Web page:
Lockheed Martin required Q-PLUS Labs' measurement expertise to generate quick results via 3D scan data of the rear doors of the USS Freedom in San Diego, Calif.
As a new breed of warship, the littoral combat ship (LCS) was designed to be a fast and formidable surface combatant with warfighting capabilities such as mine clearing, anti-submarine and anti-surface warfare.
USS FreedomAt 378 feet in length and composed of a high speed, semi-planing steel monohull with an aluminum superstructure, the USS Freedom is a unique ship. It is the first-in-class littoral combat ship of its kind and is able to operate in a variety of environments and assignments from dangerous shallow water and near shore missions to minesweeping and humanitarian relief.
USS Freedom Scanning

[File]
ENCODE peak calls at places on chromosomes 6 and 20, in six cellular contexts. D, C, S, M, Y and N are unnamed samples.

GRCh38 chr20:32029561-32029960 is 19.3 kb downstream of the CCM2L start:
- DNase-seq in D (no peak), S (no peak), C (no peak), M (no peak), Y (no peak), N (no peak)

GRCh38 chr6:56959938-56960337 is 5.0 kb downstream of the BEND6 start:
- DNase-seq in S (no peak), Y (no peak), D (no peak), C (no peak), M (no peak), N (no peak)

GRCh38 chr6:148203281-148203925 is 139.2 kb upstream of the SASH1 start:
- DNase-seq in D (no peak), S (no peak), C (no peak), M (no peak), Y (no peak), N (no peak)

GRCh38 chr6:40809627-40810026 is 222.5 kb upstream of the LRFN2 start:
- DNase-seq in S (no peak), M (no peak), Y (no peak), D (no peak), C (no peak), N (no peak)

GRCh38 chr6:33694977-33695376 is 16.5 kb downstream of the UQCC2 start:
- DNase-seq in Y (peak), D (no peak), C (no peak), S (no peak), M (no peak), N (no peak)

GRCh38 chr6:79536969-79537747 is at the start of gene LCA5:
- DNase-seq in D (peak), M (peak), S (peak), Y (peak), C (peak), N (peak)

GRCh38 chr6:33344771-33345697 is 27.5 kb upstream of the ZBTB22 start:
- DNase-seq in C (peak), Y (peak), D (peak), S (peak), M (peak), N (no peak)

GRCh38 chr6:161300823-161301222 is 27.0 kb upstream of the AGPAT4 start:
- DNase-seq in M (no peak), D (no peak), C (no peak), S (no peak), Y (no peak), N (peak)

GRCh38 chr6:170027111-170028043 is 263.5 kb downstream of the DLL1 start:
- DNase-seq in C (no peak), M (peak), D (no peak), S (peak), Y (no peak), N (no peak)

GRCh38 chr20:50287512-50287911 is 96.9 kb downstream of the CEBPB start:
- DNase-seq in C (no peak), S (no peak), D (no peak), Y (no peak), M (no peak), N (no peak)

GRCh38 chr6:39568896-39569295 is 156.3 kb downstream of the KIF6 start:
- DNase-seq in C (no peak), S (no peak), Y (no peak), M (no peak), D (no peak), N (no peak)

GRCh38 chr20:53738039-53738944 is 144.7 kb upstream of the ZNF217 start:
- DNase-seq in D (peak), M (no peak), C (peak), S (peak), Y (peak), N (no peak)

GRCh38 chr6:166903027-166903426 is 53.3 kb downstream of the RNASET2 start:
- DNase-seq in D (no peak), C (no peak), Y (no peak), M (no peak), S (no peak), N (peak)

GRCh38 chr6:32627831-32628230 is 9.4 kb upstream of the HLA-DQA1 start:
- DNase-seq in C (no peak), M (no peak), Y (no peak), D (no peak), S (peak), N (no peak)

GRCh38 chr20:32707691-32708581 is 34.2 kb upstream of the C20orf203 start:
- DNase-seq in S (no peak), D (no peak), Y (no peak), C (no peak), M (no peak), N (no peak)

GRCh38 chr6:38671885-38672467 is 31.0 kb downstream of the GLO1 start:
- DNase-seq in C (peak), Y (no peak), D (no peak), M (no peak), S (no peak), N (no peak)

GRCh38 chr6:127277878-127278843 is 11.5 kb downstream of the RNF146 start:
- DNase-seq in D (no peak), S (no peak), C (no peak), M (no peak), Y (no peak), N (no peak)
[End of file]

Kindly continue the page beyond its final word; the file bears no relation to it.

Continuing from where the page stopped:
Q-PLUS Labs went onsite with portable measurement equipment, using a range scanner to collect massive amounts of data in a highly time sensitive assignment, then post process it into the needed readings and analyses. Collecting data with the Faro Photon range scanner, which is capable of measuring roughly the length of a football field in every direction, Q-PLUS Labs' engineers were able to overcome the scanning obstacles involved with measuring on board a currently active warship. One of the challenges in the scanning process was collecting scan data of exterior doors which involved attaching a harness an engineer as he maneuvered the equipment overboard.
In order to quickly move the USS Freedom out of port, Q-PLUS Labs was required to acquire the data rapidly and accurately, delivering results which would be used to improve the design of the ship's rear doors. These doors are located near waterline level to allow safe launch and recovery of watercrafts while the ship is in motion. The accuracy of the doors' measurements would allow for improved design to resolve the problems being caused by the shape and position of the currently installed doors.
Q-PLUS Labs also conducted a 3D scanning project on the USS Freedom's sister ship, the USS Independence.